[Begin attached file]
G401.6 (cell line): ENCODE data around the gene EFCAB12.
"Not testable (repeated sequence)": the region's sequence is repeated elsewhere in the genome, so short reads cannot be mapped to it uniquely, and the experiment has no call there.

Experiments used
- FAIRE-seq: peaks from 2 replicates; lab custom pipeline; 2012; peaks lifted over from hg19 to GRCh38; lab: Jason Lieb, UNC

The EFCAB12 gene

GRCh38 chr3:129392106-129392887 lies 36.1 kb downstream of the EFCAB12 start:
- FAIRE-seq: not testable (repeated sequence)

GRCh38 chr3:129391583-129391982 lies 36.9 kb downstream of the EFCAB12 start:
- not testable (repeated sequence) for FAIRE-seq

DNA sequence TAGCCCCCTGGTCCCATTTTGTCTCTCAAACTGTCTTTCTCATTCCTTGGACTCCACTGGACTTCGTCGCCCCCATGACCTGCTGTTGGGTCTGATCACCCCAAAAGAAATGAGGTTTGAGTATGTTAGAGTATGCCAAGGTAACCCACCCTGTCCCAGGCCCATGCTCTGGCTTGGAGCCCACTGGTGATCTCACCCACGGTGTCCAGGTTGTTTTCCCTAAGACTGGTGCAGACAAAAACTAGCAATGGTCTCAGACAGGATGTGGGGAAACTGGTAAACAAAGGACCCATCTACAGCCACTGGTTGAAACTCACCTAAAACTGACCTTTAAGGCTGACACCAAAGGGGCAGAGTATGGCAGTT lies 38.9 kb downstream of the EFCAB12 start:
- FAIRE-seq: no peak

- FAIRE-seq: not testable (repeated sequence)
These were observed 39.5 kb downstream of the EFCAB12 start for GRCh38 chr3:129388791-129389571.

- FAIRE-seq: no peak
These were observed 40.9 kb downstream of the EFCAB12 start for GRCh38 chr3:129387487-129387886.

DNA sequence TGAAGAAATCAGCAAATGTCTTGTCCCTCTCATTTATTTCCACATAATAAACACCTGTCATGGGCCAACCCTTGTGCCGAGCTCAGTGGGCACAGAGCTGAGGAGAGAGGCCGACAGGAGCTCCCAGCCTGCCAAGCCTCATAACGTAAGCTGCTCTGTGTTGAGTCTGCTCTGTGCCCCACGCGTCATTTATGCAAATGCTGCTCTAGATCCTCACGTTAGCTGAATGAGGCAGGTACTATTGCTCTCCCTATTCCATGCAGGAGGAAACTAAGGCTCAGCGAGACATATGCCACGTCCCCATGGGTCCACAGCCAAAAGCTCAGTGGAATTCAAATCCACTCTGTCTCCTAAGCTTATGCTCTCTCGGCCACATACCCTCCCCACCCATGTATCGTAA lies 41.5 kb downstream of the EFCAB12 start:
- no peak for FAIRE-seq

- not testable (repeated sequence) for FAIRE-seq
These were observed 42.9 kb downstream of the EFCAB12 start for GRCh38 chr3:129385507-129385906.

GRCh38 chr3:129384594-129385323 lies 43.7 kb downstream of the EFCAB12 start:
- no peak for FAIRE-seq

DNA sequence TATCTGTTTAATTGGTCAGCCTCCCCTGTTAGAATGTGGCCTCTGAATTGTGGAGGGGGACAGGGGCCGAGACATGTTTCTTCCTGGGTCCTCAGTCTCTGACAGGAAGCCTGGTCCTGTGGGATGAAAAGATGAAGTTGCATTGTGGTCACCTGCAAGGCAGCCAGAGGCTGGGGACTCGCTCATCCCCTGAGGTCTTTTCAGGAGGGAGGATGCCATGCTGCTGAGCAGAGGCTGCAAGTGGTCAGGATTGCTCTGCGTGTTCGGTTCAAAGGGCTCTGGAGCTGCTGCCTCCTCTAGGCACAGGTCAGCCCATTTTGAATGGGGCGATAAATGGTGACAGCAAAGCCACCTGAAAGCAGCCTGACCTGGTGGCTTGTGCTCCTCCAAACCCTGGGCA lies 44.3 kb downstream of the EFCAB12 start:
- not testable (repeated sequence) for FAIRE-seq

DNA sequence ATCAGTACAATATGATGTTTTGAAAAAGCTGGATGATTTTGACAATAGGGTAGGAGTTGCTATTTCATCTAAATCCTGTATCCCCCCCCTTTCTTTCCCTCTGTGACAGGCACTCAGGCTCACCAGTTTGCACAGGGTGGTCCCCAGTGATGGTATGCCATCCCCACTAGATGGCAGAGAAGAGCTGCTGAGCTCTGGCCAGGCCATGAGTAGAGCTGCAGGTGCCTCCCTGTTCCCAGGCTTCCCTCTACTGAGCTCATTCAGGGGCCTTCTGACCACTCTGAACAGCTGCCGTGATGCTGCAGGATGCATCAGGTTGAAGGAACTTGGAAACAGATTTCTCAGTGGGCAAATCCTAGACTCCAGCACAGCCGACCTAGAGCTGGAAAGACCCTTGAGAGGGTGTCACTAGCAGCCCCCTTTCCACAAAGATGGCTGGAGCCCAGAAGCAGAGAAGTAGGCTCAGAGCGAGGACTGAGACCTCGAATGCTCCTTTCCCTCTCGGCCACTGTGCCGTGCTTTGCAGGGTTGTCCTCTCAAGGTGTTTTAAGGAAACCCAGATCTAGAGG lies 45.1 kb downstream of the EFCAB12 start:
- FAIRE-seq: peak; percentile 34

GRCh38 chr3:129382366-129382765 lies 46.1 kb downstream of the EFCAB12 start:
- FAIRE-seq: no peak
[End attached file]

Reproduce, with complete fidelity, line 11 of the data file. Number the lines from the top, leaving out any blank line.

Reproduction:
- FAIRE-seq: no peak